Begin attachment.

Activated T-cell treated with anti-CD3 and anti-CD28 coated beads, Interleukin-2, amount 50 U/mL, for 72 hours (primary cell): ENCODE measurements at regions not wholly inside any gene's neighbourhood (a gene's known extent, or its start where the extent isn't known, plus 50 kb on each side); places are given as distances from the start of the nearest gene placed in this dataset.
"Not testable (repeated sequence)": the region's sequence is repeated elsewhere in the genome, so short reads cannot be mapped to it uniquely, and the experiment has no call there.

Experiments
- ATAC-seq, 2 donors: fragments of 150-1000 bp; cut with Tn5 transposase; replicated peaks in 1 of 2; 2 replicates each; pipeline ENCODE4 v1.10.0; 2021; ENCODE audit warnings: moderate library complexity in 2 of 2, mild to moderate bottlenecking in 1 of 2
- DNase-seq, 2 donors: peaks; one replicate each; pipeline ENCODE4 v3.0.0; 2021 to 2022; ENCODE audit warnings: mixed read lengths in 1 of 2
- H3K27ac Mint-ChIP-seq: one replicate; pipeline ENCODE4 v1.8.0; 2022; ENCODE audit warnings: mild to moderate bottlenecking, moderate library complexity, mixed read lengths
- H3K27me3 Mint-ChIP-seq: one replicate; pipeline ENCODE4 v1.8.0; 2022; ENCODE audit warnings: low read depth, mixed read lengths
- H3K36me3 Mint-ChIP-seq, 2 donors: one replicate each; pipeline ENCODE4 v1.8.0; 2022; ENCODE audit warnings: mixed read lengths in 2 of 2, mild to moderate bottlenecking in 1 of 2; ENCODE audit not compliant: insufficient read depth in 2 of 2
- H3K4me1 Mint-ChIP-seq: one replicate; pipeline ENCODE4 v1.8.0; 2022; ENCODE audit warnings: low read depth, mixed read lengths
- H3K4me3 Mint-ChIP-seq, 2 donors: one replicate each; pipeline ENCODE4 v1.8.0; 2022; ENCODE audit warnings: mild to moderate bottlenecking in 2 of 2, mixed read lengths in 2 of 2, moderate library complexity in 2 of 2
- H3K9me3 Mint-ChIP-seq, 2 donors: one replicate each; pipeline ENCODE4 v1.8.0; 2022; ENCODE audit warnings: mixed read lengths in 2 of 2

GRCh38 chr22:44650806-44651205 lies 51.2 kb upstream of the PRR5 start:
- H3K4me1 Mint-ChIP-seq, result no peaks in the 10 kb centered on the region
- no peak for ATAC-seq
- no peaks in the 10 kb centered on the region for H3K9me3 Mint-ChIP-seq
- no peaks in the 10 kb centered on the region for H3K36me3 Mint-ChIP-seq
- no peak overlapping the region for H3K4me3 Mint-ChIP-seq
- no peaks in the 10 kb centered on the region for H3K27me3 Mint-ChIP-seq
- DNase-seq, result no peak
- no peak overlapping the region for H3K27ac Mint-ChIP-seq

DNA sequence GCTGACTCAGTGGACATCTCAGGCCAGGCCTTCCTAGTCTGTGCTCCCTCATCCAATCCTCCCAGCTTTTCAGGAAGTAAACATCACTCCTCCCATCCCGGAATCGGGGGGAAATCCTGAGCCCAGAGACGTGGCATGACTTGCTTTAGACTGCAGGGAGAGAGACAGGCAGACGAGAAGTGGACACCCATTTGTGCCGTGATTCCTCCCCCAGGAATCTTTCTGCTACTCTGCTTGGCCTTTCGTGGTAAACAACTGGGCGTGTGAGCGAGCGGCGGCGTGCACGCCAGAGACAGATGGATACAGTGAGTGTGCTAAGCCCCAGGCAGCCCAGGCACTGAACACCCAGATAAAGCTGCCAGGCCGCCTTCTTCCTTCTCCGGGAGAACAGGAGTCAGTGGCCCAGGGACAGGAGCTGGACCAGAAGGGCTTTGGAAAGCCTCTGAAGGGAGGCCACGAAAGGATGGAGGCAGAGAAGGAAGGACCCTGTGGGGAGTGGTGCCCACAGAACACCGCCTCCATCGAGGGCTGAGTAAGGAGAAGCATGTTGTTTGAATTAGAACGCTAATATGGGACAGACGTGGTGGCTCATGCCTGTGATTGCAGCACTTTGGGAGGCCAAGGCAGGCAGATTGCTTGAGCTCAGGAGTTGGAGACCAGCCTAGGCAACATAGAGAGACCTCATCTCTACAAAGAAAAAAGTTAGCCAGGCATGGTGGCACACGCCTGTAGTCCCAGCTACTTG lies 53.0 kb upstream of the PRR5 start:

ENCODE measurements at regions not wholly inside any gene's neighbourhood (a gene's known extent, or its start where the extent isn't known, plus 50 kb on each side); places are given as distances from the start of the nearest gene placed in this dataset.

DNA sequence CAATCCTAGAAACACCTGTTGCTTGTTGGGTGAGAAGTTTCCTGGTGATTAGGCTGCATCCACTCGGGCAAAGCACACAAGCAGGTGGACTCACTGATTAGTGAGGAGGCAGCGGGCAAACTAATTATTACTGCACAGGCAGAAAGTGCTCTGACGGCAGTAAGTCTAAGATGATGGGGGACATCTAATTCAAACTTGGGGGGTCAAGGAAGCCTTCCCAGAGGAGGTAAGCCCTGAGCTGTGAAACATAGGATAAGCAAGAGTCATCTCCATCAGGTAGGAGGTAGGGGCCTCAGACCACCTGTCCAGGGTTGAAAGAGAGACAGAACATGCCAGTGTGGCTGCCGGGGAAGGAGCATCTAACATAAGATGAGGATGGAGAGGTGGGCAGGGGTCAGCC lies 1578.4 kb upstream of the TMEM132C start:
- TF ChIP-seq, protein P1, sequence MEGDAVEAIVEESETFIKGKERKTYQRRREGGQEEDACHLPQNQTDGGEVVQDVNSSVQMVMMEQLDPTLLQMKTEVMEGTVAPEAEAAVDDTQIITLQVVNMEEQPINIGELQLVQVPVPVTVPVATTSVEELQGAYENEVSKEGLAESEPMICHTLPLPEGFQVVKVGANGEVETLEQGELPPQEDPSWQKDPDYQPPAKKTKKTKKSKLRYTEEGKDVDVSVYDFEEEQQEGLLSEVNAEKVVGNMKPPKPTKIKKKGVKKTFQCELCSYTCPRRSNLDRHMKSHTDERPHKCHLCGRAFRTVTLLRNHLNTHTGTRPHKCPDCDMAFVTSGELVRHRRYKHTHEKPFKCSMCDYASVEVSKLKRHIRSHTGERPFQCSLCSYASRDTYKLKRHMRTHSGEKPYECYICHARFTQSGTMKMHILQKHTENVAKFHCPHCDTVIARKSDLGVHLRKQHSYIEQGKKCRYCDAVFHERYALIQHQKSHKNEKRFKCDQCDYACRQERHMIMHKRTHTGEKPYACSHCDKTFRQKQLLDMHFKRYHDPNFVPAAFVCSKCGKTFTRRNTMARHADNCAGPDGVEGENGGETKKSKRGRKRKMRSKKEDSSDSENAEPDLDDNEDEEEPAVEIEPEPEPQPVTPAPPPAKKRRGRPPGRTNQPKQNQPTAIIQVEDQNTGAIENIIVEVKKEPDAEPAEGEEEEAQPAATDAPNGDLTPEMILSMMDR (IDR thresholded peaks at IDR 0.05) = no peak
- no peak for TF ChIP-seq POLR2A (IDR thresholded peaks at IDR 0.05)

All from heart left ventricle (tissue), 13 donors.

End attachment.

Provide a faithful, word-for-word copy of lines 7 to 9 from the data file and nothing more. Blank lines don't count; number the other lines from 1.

- H3K27me3 Mint-ChIP-seq: one replicate; pipeline ENCODE4 v1.8.0; 2022; ENCODE audit warnings: low read depth, mixed read lengths
- H3K36me3 Mint-ChIP-seq, 2 donors: one replicate each; pipeline ENCODE4 v1.8.0; 2022; ENCODE audit warnings: mixed read lengths in 2 of 2, mild to moderate bottlenecking in 1 of 2; ENCODE audit not compliant: insufficient read depth in 2 of 2
- H3K4me1 Mint-ChIP-seq: one replicate; pipeline ENCODE4 v1.8.0; 2022; ENCODE audit warnings: low read depth, mixed read lengths